We continued on around to the inside and debated our options, but the best idea seemed to be to anchor and take it easy. Inside the wall, water was calm. The night was beautiful, the quiet only broken by the call of sea birds. We watched a video taken by a fish/free diver at San Clemente Island on a sunny day in the kelp when the visibility was at least 100 feet. It wasn't diving, but it was pretty darn fun watching some great diving and far warmer looking than what we had been thinking of. It was time to sleep early to be ready for the diving of the day.

The next morning we both got up before dawn and took our time waking over a cup of strong Cuban coffee. At dawn we pulled anchor and headed south. The idea was to get to Point Fermin and look at which way the waves were really moving. It was far smoother than the night before so it looked like we could go where we wanted. The waves on both sides of Point Fermin looked mild so we headed off for the days diving. It was surprisingly overcast with a lot of cloud cover. It took a while, but soon enough we were anchored far off the island.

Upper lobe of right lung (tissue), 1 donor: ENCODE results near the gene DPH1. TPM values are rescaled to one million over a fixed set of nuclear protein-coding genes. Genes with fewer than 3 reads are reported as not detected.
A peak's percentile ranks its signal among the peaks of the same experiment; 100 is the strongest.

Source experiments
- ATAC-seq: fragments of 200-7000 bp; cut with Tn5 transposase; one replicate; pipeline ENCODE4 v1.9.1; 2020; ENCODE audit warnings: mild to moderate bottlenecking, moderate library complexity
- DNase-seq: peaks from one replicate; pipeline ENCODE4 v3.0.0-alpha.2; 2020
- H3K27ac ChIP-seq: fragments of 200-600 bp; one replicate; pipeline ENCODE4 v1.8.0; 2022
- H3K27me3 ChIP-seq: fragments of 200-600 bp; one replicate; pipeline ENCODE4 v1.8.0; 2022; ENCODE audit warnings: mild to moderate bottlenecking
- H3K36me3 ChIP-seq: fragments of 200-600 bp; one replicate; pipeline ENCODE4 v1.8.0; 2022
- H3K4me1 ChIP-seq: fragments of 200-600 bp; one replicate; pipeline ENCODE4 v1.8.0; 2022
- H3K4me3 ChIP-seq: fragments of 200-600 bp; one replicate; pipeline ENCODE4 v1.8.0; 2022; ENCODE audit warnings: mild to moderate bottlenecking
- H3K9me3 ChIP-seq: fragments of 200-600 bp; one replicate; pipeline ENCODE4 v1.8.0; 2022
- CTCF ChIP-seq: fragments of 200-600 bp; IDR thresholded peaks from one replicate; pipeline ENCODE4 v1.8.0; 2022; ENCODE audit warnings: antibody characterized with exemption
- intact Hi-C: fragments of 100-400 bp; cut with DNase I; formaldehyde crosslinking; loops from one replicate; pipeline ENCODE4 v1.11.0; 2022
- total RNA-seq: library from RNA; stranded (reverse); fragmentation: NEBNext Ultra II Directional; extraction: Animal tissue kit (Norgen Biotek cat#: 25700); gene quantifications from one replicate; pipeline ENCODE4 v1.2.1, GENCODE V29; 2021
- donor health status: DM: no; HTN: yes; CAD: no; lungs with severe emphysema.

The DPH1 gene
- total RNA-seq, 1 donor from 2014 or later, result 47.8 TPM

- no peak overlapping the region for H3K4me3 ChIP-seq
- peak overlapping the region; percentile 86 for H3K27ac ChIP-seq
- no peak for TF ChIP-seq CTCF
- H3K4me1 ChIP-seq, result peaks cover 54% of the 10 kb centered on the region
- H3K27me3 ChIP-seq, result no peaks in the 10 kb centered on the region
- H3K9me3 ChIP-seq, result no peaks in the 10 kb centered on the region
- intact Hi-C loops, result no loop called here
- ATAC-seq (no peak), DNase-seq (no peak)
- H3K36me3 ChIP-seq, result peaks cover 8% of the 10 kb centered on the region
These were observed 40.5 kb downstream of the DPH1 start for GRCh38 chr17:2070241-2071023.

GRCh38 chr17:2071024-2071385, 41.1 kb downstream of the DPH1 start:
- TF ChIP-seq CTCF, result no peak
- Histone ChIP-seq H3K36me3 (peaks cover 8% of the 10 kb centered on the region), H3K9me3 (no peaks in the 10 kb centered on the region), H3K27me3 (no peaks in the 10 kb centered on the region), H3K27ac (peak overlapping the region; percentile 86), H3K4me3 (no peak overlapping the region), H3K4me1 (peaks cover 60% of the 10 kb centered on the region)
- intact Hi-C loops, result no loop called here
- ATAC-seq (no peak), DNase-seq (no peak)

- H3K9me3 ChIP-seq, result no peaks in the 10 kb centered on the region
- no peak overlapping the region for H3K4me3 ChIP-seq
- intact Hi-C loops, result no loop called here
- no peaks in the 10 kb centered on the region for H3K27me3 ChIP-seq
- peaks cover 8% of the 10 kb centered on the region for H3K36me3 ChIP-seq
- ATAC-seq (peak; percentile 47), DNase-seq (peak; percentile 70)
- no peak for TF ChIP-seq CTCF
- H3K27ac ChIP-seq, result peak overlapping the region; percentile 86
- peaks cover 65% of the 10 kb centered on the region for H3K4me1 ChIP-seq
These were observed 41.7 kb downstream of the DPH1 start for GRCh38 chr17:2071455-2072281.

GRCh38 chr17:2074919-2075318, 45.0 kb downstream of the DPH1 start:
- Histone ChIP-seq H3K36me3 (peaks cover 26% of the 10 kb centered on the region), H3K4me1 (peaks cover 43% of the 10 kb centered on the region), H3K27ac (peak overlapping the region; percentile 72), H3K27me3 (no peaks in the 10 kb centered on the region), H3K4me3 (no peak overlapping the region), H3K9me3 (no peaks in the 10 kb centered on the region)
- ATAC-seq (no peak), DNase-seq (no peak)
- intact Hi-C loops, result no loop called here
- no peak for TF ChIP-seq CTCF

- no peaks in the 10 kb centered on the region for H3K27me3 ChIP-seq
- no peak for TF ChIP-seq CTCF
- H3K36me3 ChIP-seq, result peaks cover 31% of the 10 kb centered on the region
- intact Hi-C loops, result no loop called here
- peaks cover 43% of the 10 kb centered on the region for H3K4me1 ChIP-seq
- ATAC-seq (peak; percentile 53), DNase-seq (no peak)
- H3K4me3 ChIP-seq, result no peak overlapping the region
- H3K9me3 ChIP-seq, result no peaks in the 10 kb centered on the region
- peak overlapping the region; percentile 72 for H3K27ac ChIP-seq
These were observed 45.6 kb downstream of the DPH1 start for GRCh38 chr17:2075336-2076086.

Mel wanted to go to areas he was familiar with that where he had found big bugs before. It was dim when we hit the bottom. Vis was at least 30 feet over a laminaria covered rocky reef. I followed as Mel headed south. There were lots of small fish and there were patches of colorful corynactis anemones growing on the lip of the ledge we were following. In just a short ways Mel reached in a hole and quickly pulled out a legal. A little further he reached in another hole and worked around for a bit. He came out empty handed and signaled he had no idea where it went. We continued along the ledge and sure enough, Mel signaled that he had found something. I moved past and kept my camera going. he dropped his bag and took his tank off before going in the hole. It only took a couple moments for him to come out again with a nice 11 pound plus bug. He had a bit of trouble persuading it to go in the bag, but he is particularly persuasive so soon it was bagged.